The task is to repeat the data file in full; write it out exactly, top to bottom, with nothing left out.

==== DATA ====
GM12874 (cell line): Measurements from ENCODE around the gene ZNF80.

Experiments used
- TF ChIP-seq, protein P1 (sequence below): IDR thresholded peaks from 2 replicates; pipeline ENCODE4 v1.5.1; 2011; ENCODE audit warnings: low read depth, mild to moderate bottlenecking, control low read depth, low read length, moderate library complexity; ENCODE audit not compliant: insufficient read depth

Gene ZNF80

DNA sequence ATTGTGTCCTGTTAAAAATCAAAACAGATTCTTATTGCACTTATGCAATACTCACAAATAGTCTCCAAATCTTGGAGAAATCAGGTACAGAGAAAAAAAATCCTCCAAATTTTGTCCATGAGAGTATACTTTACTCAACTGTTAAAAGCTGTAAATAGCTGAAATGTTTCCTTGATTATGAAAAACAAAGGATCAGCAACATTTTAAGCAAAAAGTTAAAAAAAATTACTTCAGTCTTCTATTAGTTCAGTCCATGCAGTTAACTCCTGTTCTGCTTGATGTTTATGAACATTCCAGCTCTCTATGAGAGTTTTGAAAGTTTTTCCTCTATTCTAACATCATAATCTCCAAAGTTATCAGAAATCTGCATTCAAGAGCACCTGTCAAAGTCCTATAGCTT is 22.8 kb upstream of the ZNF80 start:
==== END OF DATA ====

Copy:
GM12874 (cell line): Measurements from ENCODE around the gene ZNF80.

Experiments used
- TF ChIP-seq, protein P1 (sequence below): IDR thresholded peaks from 2 replicates; pipeline ENCODE4 v1.5.1; 2011; ENCODE audit warnings: low read depth, mild to moderate bottlenecking, control low read depth, low read length, moderate library complexity; ENCODE audit not compliant: insufficient read depth

Gene ZNF80

DNA sequence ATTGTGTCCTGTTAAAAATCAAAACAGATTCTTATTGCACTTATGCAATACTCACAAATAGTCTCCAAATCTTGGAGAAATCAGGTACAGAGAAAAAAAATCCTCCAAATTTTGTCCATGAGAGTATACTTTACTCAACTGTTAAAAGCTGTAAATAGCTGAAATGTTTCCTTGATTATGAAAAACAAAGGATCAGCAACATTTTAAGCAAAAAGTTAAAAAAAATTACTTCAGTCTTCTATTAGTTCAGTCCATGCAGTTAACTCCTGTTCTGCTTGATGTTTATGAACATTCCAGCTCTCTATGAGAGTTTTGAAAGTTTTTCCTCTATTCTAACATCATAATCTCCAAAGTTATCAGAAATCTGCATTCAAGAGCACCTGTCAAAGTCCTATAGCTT is 22.8 kb upstream of the ZNF80 start: